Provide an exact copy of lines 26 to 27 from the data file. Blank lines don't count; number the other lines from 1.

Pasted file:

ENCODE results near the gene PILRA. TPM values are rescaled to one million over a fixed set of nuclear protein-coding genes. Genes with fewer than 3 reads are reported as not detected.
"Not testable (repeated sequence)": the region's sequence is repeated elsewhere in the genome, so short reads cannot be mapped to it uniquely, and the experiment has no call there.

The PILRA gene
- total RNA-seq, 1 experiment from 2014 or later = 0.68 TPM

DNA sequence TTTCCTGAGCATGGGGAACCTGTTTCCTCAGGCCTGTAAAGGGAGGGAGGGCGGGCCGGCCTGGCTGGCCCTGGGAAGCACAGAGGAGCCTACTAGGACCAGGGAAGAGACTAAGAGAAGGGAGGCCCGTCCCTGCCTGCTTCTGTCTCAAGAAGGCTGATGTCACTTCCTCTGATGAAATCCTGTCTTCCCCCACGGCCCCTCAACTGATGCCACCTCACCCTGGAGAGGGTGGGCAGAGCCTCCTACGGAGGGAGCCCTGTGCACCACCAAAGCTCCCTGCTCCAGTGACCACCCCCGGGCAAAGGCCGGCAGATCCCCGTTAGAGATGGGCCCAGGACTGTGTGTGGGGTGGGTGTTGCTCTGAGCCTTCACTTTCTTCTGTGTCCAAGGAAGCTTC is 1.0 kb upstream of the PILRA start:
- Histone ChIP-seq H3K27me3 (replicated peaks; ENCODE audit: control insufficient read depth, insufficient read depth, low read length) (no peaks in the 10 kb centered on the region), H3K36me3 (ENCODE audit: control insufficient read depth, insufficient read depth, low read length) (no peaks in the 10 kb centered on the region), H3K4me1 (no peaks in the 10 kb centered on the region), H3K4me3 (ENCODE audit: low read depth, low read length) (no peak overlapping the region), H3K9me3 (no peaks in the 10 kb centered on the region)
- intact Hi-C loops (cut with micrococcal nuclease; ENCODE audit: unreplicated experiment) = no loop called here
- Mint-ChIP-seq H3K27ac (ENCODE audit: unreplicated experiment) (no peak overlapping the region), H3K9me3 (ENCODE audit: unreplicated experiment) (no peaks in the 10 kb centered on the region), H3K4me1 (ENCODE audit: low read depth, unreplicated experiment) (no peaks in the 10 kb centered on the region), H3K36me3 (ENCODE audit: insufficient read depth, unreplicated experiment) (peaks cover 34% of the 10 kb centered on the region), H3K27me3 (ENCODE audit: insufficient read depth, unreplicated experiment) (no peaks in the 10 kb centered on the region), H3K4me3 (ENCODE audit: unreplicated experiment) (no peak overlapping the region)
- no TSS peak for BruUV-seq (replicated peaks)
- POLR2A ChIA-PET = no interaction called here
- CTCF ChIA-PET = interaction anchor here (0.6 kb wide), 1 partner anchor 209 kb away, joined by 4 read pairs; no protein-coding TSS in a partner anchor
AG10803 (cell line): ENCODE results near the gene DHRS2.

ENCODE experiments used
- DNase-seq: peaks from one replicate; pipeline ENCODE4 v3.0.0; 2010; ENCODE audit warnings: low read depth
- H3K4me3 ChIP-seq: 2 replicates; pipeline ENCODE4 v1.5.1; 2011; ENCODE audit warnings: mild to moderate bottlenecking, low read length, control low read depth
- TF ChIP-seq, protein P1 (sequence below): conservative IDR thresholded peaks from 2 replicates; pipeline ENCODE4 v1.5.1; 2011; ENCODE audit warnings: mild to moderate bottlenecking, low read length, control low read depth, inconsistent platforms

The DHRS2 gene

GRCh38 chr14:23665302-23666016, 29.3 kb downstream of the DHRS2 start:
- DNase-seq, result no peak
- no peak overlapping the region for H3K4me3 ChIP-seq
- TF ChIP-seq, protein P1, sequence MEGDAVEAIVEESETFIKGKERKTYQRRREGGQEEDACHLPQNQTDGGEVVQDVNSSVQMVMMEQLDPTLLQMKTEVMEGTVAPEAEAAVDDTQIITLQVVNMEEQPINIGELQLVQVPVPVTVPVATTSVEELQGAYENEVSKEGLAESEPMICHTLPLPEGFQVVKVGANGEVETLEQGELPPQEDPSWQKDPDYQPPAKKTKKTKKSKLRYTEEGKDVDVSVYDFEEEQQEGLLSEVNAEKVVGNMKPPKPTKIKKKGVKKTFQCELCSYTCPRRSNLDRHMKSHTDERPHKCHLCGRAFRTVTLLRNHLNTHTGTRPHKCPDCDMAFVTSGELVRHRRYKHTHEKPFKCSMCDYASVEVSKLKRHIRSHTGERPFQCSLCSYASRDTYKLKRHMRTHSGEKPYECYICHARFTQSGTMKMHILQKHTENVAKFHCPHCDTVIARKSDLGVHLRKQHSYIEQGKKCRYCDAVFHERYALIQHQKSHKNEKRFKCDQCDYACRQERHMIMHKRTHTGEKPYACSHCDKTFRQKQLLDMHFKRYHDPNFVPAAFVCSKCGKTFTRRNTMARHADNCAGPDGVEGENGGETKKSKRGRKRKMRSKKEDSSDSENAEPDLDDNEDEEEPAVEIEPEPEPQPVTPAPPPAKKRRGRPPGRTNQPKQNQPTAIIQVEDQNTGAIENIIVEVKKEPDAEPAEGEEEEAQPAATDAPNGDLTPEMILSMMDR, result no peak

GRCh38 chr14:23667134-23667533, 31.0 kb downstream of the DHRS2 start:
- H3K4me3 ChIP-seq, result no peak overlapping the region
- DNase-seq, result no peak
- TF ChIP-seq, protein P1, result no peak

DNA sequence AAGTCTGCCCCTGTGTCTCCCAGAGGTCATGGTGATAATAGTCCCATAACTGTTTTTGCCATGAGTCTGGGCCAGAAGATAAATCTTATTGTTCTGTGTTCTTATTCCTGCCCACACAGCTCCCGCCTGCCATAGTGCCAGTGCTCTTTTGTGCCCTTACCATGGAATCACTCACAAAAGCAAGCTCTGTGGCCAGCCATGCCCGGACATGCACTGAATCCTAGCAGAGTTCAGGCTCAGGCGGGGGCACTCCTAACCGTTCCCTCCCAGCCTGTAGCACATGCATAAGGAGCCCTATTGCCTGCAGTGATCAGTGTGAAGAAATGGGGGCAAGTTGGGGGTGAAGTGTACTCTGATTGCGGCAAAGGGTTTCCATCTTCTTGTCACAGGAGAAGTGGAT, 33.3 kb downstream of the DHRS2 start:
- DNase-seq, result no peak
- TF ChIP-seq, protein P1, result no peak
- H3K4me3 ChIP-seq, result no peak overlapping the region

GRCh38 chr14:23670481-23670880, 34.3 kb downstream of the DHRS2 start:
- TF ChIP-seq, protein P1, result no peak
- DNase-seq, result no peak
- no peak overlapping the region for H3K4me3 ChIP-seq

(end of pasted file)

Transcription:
DNA sequence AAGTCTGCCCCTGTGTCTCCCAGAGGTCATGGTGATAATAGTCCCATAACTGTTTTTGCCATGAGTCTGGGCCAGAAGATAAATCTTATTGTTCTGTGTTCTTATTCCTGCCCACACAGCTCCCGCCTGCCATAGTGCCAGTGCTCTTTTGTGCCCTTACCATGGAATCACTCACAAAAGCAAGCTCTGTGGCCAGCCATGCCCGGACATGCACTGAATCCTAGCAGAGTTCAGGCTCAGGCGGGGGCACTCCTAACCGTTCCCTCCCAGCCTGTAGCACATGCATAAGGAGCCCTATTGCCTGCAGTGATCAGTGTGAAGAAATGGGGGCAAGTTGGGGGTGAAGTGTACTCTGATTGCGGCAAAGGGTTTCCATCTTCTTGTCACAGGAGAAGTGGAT, 33.3 kb downstream of the DHRS2 start:
- DNase-seq, result no peak